‘Tell No One’s’ attempt to relay the word to American audiences

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As “The Girl With the Dragon Tattoo” continues to lock down cast, another U.S. remake of a movie based on an international bestseller quietly looks to find its way.

“Tell No One” -- which began life as an English-language bestseller, then was made into a French-language movie before getting snapped back up by American studios -- has slowly been taking shape. But slowly remains the operative word, as what final form it will take, and whether it will move toward production, remains a question.


Sources tell us that Andrew Dominik, the New Zealand filmmaker [Update: Per the comment below, the New Zealand-born Aussie filmmaker] who wrote and directed “The Assassination of Jesse James by the Coward Robert Ford,” has been writing a draft of the script for the English-language version of the thriller.

Dominik has been charged with reworking the story of a doctor who, after believing his wife has been murdered years before (and in fact after being named as a suspect in the case), begins getting mysterious messages suggesting she may still be alive. (Dominik, whose “Ford” also saw an upscale drama wed to a familiar genre, is an interesting choice to write about a mysterious femme: He’s developing the Marilyn Monroe biopic “Blonde”).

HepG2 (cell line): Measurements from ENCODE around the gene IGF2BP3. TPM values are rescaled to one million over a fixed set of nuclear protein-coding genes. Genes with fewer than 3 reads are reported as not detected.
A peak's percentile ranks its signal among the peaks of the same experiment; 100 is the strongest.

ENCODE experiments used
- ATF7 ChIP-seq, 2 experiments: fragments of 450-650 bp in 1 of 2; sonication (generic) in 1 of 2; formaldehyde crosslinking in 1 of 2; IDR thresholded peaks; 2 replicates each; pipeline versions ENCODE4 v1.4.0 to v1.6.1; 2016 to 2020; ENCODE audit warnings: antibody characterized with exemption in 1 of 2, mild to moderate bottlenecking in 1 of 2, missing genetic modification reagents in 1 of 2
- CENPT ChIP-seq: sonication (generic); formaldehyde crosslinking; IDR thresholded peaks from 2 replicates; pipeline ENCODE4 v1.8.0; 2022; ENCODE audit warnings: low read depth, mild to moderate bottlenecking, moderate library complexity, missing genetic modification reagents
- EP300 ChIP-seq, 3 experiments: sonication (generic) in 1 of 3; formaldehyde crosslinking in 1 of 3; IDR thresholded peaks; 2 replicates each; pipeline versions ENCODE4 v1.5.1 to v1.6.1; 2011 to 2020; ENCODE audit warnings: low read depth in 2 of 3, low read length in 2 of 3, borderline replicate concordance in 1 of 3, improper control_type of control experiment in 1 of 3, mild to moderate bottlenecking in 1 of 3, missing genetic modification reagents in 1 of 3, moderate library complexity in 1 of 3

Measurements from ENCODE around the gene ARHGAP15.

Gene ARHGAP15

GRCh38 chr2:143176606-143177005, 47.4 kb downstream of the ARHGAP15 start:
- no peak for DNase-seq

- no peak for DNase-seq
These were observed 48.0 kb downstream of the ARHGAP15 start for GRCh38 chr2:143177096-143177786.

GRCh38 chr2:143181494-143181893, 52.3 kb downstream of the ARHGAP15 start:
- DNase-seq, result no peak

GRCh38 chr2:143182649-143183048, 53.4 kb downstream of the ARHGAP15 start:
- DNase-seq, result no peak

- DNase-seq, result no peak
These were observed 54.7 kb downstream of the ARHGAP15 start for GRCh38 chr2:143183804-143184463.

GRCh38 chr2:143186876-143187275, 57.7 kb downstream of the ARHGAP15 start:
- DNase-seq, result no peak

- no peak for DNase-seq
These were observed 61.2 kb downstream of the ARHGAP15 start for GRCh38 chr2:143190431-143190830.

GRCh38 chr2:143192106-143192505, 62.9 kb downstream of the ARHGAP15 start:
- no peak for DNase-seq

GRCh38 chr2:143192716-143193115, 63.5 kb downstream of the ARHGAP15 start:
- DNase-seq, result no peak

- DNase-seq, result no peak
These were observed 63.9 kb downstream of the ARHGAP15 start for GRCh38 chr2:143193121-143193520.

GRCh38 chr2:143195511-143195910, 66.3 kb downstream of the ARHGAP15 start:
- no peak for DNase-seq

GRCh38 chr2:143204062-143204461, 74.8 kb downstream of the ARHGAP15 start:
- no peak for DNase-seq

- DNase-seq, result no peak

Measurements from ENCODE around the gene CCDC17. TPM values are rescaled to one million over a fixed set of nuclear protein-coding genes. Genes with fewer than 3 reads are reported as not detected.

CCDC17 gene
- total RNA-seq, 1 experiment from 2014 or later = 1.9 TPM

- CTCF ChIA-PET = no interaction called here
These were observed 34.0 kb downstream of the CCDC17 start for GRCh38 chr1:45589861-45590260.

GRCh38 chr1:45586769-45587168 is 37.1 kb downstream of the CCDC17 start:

Guillaume Canet’s “Tell No One,” the first movie to be made from a novel by bestselling author Harlan Coben, was a big hit in Europe (it won four Cesars in France) and a word-of-mouth hit here, earning $6 million at the U.S. box office two summers ago and landing on numerous end-of-year critics’ lists. (Incidentally, it came to the States from the same distributor that released the Swedish-language “The Girl With the Dragon Tattoo.”)
In the spring of 2009, Focus Features and Miramax Films bought remake rights to “Tell No One,” with Hollywood uber-producer Kathleen Kennedy coming on board to produce. (Just to deepen the “Tattoo”-”Tell No One” connection, Kennedy at one point talked to David Fincher about directing the remake.) The idea was for Focus to handle international rights (everywhere but in France, where Europa Corp, which financed and co-produced the original, would handle). The incarnation of Miramax Films that optioned the rights is no longer in business, so Focus has since taken over the domestic side as well, according to insiders.

But the question remains about how fast the company will move forward; Focus, like all specialty divisions, has been scrutinizing its development slate and business plans.
Back when it was announced, the goal was to have a “Tell No One” shooting this spring and in theaters by next year. The movie was the kind of literate thriller that Miramax was eagerly looking to invest in, the title had brand recognition in the U.S. and foreign-language remakes were an emerging trend, as “Let the Right One In” and others became hot development fodder.

Numerous factors have put the slowdown on it -- and skeptics continue to chirp about the value of redos -- but when it comes to remakes of foreign-language hits, American entities still seek to tell someone.

-- Steven Zeitchik



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